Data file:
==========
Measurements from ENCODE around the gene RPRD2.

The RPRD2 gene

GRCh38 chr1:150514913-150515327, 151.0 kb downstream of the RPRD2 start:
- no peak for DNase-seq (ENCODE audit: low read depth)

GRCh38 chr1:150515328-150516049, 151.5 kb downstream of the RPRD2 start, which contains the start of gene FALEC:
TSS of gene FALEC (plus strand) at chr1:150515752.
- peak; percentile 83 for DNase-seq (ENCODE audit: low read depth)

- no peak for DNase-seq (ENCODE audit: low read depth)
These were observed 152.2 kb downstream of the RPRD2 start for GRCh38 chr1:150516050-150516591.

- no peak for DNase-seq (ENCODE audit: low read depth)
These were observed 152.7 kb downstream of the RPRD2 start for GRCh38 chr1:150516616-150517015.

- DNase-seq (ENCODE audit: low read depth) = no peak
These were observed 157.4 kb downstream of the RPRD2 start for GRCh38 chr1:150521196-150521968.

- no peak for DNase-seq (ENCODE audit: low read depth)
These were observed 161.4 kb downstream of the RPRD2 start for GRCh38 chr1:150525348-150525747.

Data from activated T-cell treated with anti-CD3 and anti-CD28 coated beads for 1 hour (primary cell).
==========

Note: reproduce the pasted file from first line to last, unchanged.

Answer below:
Measurements from ENCODE around the gene RPRD2.

The RPRD2 gene

GRCh38 chr1:150514913-150515327, 151.0 kb downstream of the RPRD2 start:
- no peak for DNase-seq (ENCODE audit: low read depth)

GRCh38 chr1:150515328-150516049, 151.5 kb downstream of the RPRD2 start, which contains the start of gene FALEC:
TSS of gene FALEC (plus strand) at chr1:150515752.
- peak; percentile 83 for DNase-seq (ENCODE audit: low read depth)

- no peak for DNase-seq (ENCODE audit: low read depth)
These were observed 152.2 kb downstream of the RPRD2 start for GRCh38 chr1:150516050-150516591.

- no peak for DNase-seq (ENCODE audit: low read depth)
These were observed 152.7 kb downstream of the RPRD2 start for GRCh38 chr1:150516616-150517015.

- DNase-seq (ENCODE audit: low read depth) = no peak
These were observed 157.4 kb downstream of the RPRD2 start for GRCh38 chr1:150521196-150521968.

- no peak for DNase-seq (ENCODE audit: low read depth)
These were observed 161.4 kb downstream of the RPRD2 start for GRCh38 chr1:150525348-150525747.

Data from activated T-cell treated with anti-CD3 and anti-CD28 coated beads for 1 hour (primary cell).